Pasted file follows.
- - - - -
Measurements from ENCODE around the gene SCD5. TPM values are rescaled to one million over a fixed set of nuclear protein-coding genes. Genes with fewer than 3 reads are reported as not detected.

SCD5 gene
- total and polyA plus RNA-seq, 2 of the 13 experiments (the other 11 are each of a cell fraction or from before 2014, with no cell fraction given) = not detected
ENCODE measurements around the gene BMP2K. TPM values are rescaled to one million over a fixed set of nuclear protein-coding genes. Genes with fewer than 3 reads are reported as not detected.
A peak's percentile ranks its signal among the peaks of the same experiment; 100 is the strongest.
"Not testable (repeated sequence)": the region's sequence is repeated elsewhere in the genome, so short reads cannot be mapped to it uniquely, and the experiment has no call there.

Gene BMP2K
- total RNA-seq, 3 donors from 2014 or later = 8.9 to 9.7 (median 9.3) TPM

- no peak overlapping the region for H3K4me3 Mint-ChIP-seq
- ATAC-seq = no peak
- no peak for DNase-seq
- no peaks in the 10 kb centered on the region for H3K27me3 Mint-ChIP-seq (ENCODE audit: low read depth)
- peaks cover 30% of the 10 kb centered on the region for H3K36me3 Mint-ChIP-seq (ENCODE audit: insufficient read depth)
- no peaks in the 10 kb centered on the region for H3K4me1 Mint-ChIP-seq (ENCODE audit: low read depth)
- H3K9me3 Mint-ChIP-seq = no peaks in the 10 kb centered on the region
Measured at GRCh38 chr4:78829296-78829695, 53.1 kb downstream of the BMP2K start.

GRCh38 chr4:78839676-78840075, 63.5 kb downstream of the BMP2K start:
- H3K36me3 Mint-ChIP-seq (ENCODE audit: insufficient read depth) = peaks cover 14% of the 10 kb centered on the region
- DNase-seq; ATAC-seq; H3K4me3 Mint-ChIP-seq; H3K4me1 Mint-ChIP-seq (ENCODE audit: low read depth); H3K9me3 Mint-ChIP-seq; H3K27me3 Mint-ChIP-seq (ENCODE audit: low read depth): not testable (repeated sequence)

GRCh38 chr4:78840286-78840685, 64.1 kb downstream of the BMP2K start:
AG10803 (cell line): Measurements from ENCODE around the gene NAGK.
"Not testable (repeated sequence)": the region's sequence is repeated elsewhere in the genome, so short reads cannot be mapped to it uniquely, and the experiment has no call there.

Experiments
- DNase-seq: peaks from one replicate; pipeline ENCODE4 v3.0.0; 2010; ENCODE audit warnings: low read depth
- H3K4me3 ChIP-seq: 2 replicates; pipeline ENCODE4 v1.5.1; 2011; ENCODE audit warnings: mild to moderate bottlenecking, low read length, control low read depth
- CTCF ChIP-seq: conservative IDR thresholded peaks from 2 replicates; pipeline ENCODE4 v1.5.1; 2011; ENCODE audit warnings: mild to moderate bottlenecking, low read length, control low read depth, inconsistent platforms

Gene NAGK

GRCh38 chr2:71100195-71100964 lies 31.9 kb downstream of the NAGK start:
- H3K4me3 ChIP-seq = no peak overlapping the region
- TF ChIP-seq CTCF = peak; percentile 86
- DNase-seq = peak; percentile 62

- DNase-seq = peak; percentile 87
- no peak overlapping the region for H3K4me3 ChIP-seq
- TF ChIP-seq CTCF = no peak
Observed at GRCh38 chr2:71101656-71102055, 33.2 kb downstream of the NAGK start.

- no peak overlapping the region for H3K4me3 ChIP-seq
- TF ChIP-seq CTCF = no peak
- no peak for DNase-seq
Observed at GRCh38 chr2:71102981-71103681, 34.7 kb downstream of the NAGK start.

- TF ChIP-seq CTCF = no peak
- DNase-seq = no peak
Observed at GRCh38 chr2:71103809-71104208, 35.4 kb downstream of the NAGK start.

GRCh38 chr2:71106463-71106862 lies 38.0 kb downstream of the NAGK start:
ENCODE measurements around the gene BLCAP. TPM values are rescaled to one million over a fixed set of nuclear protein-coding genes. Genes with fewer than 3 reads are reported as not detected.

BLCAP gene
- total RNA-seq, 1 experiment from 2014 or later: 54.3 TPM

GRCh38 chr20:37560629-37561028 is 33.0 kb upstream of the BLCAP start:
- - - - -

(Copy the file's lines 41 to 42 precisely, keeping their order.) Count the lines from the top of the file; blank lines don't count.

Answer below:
- DNase-seq = no peak
Observed at GRCh38 chr2:71103809-71104208, 35.4 kb downstream of the NAGK start.